The recent ruling of a German court that HTC had infringed on Nokia’s power reduction patent effectively bans the sale of most of the company’s smartphones in that country. The Taiwanese company however has come up with a solution to sidestep this ruling as it will be changing the design of some of the affected models.
A company representative speaking at the Taiwan Stock Exchange said that “The functionality found to be infringed is redundant and no longer in use in Germany and we are investigating modifications for our handsets to remove this redundant technology. This ensures that there will be minimal disruption to our customers while we pursue an appeal.”
The company further added that the redesign will have minimal disruption to consumers while it appeals the ruling.
The patent infringement case concerns Nokia’s patent EP0673175 otherwise known as “reduction of power consumption in a mobile station”. This patent plays a big role in the backwards compatibility of new devices with networks running on older technology. It is however not an essential feature and can be excluded on devices.
Nokia commented on this ruling saying that “Nokia is pleased with this decision, which confirms the quality of Nokia’s patent portfolio. Nokia has also patented this power saving invention in the US, UK, France, Italy, Sweden, Austria, Japan and Hong Kong. In addition to this case in Germany, we have asserted the patent against HTC in the UK and in the US International Trade Commission, with a hearing in the US scheduled to start in two months. More than 30 further Nokia patents have been asserted against HTC in other actions brought by Nokia in Germany, the US and the UK. HTC must now respect our intellectual property and compete using its own innovations.”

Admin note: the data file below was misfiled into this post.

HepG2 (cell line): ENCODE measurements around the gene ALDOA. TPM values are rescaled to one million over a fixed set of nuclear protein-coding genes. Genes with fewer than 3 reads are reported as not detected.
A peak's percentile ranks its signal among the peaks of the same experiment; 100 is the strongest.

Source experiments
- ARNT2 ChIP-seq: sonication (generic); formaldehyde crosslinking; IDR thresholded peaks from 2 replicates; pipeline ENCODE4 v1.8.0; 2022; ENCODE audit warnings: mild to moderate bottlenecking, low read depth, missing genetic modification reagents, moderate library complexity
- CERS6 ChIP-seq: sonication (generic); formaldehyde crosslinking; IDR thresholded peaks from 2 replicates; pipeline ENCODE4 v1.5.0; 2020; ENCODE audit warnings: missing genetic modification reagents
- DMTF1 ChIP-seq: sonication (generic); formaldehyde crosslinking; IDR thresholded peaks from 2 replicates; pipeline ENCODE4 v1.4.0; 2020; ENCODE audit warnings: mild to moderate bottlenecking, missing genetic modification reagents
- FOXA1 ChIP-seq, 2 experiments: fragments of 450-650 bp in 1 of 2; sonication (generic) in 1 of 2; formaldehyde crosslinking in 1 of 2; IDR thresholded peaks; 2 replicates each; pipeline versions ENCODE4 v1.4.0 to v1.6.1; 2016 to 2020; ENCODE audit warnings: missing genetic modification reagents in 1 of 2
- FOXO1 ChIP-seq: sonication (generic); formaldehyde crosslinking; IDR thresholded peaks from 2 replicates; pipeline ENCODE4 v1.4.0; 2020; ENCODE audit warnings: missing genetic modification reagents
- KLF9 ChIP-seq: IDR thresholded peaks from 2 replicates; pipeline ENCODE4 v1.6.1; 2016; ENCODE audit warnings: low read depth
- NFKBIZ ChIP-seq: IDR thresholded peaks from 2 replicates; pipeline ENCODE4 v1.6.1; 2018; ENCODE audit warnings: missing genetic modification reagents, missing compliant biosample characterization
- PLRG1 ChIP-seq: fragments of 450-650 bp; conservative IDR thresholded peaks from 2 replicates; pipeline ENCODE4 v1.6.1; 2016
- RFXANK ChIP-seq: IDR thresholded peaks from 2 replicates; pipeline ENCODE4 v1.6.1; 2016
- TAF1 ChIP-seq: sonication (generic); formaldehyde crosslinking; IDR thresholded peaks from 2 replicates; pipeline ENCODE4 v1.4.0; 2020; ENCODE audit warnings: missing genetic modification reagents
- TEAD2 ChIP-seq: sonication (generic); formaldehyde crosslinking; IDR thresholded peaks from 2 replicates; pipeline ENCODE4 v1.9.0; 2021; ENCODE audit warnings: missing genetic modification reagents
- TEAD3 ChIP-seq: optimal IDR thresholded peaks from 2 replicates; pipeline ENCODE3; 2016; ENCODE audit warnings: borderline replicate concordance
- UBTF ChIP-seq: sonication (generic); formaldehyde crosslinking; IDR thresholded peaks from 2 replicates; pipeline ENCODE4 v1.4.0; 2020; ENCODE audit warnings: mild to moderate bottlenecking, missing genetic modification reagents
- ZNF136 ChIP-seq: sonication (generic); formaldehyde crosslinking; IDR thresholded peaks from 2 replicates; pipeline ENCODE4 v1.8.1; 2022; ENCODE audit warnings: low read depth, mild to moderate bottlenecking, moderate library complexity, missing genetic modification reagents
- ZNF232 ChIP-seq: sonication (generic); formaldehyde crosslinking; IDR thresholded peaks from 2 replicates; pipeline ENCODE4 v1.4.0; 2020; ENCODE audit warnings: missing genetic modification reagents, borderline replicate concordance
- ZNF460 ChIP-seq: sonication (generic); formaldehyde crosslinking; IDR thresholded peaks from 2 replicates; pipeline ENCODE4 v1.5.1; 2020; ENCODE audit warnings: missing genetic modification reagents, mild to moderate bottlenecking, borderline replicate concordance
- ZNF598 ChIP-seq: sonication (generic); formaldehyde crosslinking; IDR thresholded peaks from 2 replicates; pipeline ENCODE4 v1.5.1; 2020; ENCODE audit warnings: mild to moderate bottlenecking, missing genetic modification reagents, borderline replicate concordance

HTC on the other hand downplayed this saying that it is of little significance since it only affected a couple of its devices namely the Wildfire S, Desire S and Rhyme which are not even imported anymore in Germany. The company said that “This decision cannot be described as a ‘win’ for Nokia because it only applies to handsets that are no longer imported into Germany, and newer HTC handsets do not use the accused technology. As Nokia clearly went to great lengths to assert its strongest patents first, we are confident that its non-essential patent portfolio poses little threat to HTC.”